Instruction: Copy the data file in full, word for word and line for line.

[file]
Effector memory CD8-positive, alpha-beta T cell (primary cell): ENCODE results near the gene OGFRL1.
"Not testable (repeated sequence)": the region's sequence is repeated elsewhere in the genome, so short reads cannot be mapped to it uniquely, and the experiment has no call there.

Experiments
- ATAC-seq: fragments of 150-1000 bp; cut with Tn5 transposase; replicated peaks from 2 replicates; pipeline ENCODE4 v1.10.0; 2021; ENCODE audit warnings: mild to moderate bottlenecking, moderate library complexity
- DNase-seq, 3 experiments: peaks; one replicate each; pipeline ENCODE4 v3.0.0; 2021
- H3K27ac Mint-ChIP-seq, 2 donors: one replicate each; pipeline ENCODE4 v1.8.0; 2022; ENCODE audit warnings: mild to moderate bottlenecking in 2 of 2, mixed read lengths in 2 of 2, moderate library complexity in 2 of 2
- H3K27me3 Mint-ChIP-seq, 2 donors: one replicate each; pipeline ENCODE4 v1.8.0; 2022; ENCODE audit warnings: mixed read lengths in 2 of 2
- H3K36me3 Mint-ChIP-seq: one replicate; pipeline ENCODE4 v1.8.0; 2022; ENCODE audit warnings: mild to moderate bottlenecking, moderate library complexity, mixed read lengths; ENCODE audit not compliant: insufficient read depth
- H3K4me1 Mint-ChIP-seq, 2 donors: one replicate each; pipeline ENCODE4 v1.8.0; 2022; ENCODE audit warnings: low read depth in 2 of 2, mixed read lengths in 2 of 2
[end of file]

Effector memory CD8-positive, alpha-beta T cell (primary cell): ENCODE results near the gene OGFRL1.
"Not testable (repeated sequence)": the region's sequence is repeated elsewhere in the genome, so short reads cannot be mapped to it uniquely, and the experiment has no call there.

Experiments
- ATAC-seq: fragments of 150-1000 bp; cut with Tn5 transposase; replicated peaks from 2 replicates; pipeline ENCODE4 v1.10.0; 2021; ENCODE audit warnings: mild to moderate bottlenecking, moderate library complexity
- DNase-seq, 3 experiments: peaks; one replicate each; pipeline ENCODE4 v3.0.0; 2021
- H3K27ac Mint-ChIP-seq, 2 donors: one replicate each; pipeline ENCODE4 v1.8.0; 2022; ENCODE audit warnings: mild to moderate bottlenecking in 2 of 2, mixed read lengths in 2 of 2, moderate library complexity in 2 of 2
- H3K27me3 Mint-ChIP-seq, 2 donors: one replicate each; pipeline ENCODE4 v1.8.0; 2022; ENCODE audit warnings: mixed read lengths in 2 of 2
- H3K36me3 Mint-ChIP-seq: one replicate; pipeline ENCODE4 v1.8.0; 2022; ENCODE audit warnings: mild to moderate bottlenecking, moderate library complexity, mixed read lengths; ENCODE audit not compliant: insufficient read depth
- H3K4me1 Mint-ChIP-seq, 2 donors: one replicate each; pipeline ENCODE4 v1.8.0; 2022; ENCODE audit warnings: low read depth in 2 of 2, mixed read lengths in 2 of 2